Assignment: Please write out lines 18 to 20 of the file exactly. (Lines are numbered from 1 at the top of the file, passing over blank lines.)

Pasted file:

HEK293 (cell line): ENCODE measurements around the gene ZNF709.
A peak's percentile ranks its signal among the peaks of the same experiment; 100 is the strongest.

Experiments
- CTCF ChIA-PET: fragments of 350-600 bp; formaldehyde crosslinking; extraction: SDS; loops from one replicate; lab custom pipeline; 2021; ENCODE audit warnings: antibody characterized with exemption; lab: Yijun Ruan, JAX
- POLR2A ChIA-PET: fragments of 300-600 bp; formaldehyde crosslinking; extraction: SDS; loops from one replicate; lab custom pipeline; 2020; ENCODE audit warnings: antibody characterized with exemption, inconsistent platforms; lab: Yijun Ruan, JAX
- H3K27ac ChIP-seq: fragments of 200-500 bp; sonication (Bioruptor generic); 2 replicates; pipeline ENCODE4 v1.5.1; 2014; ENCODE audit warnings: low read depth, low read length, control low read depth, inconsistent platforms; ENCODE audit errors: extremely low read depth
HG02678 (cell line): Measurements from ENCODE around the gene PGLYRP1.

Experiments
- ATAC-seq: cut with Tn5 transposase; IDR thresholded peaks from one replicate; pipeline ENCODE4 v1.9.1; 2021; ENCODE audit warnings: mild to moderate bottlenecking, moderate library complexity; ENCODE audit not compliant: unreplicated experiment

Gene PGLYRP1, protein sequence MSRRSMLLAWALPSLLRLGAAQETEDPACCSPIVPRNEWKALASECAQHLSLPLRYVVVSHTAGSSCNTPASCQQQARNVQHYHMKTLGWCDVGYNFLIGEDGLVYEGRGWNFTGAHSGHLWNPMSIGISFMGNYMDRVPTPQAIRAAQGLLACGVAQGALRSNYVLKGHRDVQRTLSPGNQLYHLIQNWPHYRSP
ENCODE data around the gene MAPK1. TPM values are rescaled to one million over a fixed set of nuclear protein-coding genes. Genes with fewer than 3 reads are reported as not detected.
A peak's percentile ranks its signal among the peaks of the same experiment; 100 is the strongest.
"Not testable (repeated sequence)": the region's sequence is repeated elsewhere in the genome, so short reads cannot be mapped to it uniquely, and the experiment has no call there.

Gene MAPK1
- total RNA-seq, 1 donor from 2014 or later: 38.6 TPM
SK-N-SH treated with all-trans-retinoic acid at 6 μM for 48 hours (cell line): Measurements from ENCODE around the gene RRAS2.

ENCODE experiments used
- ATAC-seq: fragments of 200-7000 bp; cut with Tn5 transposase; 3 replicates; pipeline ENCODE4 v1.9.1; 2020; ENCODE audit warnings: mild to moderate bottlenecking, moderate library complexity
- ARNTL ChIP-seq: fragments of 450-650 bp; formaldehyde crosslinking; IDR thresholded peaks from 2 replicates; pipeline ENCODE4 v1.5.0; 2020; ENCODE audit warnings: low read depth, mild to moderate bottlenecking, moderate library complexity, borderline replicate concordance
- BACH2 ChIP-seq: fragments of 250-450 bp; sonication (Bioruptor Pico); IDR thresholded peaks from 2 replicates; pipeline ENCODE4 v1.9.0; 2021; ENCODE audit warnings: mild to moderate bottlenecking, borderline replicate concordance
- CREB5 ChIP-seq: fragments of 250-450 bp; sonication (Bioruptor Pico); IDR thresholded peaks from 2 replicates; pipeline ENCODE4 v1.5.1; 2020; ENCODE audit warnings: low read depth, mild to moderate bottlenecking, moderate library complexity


- ATAC-seq: fragments of 200-7000 bp; cut with Tn5 transposase; 3 replicates; pipeline ENCODE4 v1.9.1; 2020; ENCODE audit warnings: mild to moderate bottlenecking, moderate library complexity
- ARNTL ChIP-seq: fragments of 450-650 bp; formaldehyde crosslinking; IDR thresholded peaks from 2 replicates; pipeline ENCODE4 v1.5.0; 2020; ENCODE audit warnings: low read depth, mild to moderate bottlenecking, moderate library complexity, borderline replicate concordance
- BACH2 ChIP-seq: fragments of 250-450 bp; sonication (Bioruptor Pico); IDR thresholded peaks from 2 replicates; pipeline ENCODE4 v1.9.0; 2021; ENCODE audit warnings: mild to moderate bottlenecking, borderline replicate concordance